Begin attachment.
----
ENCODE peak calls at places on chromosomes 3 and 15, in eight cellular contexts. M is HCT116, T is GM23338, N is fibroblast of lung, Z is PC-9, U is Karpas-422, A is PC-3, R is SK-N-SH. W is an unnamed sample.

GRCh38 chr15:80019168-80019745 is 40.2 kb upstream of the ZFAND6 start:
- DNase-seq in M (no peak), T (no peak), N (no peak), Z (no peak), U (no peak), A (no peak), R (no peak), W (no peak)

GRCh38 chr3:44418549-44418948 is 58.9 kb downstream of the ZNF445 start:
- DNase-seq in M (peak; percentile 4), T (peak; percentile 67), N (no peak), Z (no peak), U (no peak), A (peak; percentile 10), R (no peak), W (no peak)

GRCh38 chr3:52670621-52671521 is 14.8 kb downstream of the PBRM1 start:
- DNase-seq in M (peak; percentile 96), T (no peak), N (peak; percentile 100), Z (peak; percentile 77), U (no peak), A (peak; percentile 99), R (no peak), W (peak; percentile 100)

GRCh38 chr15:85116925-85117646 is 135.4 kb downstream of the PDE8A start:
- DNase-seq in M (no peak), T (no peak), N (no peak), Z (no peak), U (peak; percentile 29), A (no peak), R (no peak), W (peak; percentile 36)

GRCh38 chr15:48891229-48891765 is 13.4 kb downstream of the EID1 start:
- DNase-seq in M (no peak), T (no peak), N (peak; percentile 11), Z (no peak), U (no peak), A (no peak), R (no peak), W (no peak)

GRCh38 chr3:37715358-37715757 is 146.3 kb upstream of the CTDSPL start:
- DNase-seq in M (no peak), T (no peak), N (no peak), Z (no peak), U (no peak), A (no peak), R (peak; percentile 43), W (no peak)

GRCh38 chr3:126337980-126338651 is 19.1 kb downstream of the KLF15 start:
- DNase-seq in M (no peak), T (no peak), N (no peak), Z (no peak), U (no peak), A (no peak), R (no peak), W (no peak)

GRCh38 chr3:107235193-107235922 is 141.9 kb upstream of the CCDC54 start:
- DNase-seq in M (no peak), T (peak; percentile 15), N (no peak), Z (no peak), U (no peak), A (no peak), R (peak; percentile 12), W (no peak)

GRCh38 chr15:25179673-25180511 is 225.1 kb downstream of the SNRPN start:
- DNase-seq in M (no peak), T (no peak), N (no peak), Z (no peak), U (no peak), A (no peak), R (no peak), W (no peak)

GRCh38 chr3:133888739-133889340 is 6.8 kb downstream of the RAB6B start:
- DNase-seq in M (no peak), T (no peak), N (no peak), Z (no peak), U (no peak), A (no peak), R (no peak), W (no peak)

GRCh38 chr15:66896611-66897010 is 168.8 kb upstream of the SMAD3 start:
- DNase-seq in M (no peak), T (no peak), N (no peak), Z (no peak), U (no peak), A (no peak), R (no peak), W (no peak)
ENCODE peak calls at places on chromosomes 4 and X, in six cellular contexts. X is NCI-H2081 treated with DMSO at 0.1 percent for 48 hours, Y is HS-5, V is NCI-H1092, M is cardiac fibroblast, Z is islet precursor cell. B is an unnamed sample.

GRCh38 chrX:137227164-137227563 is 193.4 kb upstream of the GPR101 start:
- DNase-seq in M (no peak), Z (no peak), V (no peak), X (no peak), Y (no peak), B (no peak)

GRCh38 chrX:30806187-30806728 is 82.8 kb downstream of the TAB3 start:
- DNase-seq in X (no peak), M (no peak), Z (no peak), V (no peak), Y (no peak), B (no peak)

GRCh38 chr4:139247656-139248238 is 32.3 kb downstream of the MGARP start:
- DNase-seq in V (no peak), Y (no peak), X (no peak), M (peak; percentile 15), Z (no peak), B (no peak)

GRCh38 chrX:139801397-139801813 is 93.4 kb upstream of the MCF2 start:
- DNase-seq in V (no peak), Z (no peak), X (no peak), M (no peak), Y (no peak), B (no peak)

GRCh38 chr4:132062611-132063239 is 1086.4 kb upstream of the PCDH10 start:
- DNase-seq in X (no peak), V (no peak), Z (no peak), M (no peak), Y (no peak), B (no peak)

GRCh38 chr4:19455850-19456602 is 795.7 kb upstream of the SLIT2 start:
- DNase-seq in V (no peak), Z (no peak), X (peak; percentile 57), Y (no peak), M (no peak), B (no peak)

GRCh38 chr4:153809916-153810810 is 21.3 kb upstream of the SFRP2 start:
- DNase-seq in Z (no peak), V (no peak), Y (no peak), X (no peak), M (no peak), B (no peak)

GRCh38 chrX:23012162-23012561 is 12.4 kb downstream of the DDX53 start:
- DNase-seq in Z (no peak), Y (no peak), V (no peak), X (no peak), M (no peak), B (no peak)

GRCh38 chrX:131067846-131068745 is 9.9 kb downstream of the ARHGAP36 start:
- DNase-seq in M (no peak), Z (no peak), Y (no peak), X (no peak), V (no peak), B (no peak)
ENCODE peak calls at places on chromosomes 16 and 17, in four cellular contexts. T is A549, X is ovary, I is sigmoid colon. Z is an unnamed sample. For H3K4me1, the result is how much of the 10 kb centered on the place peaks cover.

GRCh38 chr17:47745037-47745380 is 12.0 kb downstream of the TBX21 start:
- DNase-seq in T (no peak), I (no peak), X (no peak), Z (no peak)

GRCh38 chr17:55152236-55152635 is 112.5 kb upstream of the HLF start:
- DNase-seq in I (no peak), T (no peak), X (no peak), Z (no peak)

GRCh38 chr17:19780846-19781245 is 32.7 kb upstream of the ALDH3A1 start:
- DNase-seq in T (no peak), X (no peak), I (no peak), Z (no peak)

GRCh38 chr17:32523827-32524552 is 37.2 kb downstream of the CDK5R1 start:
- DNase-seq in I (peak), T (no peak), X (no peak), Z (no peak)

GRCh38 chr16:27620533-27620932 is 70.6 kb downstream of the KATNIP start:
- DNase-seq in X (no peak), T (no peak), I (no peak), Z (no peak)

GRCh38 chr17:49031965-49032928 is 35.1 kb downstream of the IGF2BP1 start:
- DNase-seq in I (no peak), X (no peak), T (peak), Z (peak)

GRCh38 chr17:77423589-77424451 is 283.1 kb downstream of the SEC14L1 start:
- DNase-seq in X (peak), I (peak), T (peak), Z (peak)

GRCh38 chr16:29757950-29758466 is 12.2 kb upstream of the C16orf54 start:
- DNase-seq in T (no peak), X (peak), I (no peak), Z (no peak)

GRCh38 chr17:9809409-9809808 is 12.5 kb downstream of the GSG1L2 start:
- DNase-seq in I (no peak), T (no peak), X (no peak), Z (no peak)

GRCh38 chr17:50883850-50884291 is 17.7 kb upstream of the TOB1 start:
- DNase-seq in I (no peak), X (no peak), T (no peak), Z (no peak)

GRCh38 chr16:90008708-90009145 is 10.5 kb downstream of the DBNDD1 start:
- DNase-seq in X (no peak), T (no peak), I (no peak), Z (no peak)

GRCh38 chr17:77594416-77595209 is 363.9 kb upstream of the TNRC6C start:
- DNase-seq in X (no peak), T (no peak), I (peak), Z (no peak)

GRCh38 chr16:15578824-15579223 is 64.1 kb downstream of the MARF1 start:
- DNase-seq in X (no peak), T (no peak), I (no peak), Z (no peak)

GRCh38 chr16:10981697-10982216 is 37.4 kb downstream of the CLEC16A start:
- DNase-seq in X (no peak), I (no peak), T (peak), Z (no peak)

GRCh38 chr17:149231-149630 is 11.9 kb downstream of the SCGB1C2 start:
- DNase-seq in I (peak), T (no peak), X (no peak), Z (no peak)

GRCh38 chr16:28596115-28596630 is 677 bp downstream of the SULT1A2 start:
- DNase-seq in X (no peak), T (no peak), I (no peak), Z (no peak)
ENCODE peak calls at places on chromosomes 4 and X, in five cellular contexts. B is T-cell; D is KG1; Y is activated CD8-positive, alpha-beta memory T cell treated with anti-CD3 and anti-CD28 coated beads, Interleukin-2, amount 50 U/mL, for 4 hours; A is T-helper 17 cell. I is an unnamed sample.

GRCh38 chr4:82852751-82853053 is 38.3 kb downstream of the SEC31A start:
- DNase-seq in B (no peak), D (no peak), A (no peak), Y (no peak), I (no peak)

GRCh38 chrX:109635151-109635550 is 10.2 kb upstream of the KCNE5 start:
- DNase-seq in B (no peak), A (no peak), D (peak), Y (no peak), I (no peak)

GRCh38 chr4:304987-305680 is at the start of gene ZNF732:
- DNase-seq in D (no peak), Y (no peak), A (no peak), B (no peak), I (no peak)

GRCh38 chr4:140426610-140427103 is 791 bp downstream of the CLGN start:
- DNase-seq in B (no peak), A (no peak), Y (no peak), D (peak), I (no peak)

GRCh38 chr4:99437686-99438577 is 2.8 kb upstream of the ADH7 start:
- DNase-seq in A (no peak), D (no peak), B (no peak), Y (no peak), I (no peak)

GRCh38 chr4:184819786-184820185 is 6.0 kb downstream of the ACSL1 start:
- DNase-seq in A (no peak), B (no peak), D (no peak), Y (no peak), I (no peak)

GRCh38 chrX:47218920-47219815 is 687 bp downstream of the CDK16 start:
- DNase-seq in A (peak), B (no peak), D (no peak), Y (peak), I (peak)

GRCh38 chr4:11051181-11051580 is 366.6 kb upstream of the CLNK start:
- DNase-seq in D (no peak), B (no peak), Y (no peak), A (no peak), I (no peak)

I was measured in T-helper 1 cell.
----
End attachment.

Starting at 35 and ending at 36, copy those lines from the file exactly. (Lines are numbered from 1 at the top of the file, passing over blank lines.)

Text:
GRCh38 chr4:19455850-19456602 is 795.7 kb upstream of the SLIT2 start:
- DNase-seq in V (no peak), Z (no peak), X (peak; percentile 57), Y (no peak), M (no peak), B (no peak)